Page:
The actual glass in the windows had been removed to allow not only a clear view of what was going on, on stage, also allowing the music to fill the room.  They were still in progress of readying the stage for Stevie Ray when we got there. So we made small talk with some the record company people and their guests. In those days my hair was long, pulled back in a ponytail and long beard made me look like I was the missing fourth for ZZ Top. It also didn’t hurt that I was myself playing professionally at the time and knew a lot of the industry slang and news from the trades as our party crashing went unnoticed.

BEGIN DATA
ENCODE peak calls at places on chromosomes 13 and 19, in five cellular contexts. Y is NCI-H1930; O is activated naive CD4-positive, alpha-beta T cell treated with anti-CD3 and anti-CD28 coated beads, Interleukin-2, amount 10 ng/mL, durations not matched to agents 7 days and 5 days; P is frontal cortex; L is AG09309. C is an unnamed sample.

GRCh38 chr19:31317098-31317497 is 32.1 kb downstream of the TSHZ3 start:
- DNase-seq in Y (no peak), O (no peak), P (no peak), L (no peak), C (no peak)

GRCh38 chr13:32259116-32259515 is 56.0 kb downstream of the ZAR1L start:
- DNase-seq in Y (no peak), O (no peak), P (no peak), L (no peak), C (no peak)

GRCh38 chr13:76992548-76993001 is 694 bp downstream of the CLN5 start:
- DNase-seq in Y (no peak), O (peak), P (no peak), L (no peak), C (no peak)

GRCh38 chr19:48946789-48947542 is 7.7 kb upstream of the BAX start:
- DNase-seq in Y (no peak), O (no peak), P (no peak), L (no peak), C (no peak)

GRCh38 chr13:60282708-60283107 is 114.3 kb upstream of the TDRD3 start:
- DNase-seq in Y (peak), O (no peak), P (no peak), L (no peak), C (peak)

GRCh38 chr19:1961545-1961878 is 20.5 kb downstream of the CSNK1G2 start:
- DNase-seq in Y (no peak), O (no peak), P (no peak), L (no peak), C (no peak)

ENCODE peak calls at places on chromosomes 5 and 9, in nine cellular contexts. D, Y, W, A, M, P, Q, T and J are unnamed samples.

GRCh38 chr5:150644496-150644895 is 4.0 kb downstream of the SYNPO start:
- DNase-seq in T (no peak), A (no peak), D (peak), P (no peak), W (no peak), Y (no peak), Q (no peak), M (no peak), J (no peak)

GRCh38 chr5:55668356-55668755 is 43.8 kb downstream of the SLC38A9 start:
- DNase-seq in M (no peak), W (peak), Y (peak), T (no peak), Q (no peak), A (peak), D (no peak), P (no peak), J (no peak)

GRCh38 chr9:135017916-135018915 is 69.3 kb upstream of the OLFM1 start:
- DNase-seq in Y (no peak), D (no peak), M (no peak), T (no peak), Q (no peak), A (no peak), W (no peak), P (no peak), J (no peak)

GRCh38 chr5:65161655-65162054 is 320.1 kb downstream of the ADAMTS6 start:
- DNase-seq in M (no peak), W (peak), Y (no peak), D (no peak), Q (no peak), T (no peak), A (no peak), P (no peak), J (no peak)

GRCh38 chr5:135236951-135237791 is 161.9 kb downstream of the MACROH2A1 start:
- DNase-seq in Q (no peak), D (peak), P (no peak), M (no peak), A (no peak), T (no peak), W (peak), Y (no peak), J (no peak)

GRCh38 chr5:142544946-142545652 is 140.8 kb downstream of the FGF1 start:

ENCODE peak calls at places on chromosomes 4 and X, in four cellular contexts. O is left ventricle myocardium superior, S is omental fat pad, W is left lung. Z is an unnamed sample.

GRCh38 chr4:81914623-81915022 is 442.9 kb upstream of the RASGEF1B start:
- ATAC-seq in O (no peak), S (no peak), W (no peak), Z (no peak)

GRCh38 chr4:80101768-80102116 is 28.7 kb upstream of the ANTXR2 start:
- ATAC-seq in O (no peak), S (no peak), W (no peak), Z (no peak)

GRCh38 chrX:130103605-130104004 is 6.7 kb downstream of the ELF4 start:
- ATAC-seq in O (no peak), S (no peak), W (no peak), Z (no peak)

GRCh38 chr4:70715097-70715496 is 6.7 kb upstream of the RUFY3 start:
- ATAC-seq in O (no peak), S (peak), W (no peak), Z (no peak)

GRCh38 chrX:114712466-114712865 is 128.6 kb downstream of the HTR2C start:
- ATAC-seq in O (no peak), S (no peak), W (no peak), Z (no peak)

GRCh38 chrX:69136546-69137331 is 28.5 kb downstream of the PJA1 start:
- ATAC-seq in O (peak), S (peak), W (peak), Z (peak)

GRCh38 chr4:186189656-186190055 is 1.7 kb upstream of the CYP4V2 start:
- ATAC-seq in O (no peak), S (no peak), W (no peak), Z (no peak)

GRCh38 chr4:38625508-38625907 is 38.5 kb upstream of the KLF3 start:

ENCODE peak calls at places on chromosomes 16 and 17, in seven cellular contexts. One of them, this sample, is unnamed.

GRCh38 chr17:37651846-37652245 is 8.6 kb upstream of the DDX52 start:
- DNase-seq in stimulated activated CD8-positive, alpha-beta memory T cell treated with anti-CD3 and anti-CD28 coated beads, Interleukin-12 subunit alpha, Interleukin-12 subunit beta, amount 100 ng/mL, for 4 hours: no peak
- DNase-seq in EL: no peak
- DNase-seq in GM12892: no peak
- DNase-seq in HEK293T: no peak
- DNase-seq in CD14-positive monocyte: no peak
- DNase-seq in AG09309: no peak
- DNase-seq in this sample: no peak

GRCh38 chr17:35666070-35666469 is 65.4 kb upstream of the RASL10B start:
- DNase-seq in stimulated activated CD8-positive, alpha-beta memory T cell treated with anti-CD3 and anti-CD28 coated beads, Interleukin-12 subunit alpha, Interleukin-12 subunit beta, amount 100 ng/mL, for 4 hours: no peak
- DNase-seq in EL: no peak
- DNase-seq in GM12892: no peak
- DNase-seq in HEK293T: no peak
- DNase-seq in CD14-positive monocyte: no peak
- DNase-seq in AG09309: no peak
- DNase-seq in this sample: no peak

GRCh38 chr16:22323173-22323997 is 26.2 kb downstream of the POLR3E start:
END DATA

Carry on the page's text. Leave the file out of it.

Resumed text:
When Stevie Ray and his current band Double Trouble took the stage we were about ten feet above him and about twenty-five feet away from him.  He looked good, though the signs of his past addictions still clearly showed having only been out of rehab a couple of years. His many years of cocaine and alcohol abuse had started while he was still only known to audiences in his native state of Texas about the time he started playing with his first band The Blackbirds.  His addictions had really gotten the better of him after his first album Texas Flood had become both a critical and commercial success.  Stevie Ray with his trademark Fender Stratocaster opened with a fiery version the song “The House is a Rockin’ “the first song on In Step. The album charted as high as thirty-three on Billboard’s top two hundred and the song charted eighteenth on Billboard and was getting a decent share of air time on the radio. Stevie Ray’s playing style is heavily blues oriented. Most of His early experiences in music came through his older brother Jimmy Vaughan who is also a professional musician and was the front man for the Fabulous Thunderbirds. At seventeen Stevie Ray moved from his home in Dallas to Austin in pursuit of his dream to become a professional musician.  In interviews Stevie Ray would also credit Muddy Waters, B.B. King, Lonnie Mack, The Beatles and Jimi Hendrix as some of his many influences.